The institution changed name to University of East London in 1992. Mrs Adeosun has her
certificate issued in the new name.
By graduating at 22, it becomes obligatory for Mrs Adeosun to participate in the one-year
national service, for her to qualify for any job in Nigeria.
However, at the time of her graduation, the young Folakemi Oguntomoju, as she then was,
did not return to Nigeria to serve her fatherland.
Upon graduation in 1989, the young Applied Economics graduate pursued quick-paced career
in British public and private financial sector.
She landed an immediate job at with British Telecom Company, but left after a year to join
Goodman Jones, an accounting firm and investment firm, as audit officer. She served there until 1993.
In 1994, Mrs Adeosun joined London Underground Company as Internal Audit Manager,
and switched to Prism Consulting, a finance firm, from 1996 until 2000.
In 2000, Mrs Adeosun got hired by reputable financial services firm, PricewaterhouseCoopers,
where she worked for two years.
When she finally returned to the country in 2002, Mrs Adeosun worked with a private firm,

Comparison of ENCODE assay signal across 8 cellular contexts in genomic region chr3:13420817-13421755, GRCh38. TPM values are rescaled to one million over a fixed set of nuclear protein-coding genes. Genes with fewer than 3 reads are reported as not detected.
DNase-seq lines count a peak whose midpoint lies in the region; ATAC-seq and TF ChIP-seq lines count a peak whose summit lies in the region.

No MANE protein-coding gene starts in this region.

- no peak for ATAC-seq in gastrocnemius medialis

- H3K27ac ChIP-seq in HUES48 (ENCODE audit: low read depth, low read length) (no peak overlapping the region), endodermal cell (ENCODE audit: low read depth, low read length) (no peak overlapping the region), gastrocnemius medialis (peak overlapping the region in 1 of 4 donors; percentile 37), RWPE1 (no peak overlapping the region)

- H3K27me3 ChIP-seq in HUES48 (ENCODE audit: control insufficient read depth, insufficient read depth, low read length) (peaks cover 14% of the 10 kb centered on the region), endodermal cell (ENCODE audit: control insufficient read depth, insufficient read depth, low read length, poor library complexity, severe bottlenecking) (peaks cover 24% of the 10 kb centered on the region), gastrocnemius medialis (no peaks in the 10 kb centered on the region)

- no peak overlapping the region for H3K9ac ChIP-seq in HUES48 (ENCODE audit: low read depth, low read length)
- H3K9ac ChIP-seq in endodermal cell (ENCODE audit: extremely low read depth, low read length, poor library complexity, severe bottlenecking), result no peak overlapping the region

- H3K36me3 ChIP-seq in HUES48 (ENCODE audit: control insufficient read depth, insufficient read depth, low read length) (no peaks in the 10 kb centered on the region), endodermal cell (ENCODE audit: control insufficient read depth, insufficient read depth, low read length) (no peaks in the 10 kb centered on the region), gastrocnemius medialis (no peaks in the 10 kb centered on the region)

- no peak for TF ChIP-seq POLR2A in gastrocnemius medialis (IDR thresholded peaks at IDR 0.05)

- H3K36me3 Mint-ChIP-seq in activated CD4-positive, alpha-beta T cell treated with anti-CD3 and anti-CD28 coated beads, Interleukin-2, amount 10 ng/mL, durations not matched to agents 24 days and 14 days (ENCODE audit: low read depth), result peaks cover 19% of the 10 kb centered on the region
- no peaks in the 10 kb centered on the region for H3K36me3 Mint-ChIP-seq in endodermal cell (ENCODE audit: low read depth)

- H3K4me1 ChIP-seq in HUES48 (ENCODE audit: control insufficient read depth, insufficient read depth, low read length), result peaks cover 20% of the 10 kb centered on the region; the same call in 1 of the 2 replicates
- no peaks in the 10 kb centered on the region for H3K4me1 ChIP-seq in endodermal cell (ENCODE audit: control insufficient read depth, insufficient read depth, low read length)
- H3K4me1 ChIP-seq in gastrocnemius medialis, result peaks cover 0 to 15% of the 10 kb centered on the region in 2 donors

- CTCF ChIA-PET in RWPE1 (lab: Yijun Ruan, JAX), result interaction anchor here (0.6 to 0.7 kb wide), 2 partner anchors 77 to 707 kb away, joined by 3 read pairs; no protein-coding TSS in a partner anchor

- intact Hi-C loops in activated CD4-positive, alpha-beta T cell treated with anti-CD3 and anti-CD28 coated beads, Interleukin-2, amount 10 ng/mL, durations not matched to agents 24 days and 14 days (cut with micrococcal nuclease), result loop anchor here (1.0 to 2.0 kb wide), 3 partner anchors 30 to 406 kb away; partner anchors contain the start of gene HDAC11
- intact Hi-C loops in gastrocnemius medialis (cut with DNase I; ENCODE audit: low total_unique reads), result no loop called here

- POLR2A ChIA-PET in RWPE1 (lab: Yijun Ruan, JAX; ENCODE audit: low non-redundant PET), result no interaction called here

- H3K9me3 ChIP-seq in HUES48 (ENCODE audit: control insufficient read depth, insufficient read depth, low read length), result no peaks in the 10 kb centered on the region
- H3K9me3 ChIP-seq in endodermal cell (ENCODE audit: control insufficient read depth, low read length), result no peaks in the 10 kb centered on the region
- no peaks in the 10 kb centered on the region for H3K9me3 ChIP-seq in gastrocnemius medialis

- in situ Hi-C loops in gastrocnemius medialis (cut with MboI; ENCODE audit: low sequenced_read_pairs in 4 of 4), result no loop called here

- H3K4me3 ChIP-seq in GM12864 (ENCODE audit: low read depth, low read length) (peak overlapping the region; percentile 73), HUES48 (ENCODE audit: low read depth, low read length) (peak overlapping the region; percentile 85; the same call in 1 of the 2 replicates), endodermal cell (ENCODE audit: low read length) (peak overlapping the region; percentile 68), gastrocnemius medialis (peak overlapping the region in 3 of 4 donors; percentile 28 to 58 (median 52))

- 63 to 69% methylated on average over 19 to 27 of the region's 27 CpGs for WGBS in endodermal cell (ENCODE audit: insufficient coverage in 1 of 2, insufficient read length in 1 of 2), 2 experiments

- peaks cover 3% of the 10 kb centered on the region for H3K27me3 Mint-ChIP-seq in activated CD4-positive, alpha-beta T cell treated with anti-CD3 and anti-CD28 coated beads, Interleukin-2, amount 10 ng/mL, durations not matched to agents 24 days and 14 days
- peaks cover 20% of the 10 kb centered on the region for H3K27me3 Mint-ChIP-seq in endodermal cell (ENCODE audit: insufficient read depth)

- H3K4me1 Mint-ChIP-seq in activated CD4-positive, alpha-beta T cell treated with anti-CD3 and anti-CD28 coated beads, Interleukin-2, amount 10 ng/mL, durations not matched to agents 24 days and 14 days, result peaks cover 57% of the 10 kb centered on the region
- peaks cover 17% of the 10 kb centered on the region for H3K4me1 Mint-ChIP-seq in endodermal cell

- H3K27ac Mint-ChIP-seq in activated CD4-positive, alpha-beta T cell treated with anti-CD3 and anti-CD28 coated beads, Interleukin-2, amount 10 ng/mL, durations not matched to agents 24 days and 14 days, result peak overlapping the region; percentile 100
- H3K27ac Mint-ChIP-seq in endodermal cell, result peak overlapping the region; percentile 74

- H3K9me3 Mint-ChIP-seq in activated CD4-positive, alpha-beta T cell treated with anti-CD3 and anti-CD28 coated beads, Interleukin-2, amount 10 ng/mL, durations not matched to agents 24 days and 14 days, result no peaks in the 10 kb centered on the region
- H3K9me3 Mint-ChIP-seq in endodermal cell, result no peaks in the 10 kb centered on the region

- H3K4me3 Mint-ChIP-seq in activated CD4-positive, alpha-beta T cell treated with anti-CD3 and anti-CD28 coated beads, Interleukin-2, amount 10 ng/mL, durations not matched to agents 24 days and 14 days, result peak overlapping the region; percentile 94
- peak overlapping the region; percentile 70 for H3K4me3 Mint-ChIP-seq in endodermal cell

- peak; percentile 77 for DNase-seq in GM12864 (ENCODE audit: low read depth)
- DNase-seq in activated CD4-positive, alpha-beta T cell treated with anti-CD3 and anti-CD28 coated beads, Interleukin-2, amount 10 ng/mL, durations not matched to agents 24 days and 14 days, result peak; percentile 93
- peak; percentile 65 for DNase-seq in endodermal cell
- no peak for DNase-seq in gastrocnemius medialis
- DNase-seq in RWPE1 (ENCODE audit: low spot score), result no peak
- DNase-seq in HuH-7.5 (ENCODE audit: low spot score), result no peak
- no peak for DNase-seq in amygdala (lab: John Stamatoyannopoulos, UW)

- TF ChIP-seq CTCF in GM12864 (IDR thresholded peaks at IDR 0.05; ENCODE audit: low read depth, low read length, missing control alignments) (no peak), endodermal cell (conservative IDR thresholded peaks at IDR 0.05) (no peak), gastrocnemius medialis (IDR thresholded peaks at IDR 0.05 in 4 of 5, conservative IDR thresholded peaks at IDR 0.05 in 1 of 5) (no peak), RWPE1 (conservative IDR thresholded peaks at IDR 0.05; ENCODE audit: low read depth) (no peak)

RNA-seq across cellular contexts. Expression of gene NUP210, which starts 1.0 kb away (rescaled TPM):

Chapel Hill Denham, without evidence of national service.
However, for reasons that not clear, the finance minister purportedly obtained an exemption certificate
dated September 9, 2009, just before she left Chapel Hill for another firm, Quo Vadis Partnerships and
managing director. It is unclear of Mrs Adeosun owns, or is a director of the latter company, as she
assumed duties directly as the managing director of the firm in 2010.
lllegally Gotten Jobs
On return to Nigeria, Mrs Adeosun served in four different positions, including her current post as the minister of finance. By the provision of Section 12 of the NYSC Act, employers must demand for the NYSC certificate of prospective employees. The law also mandates employees to present a genuine certificate for that purpose.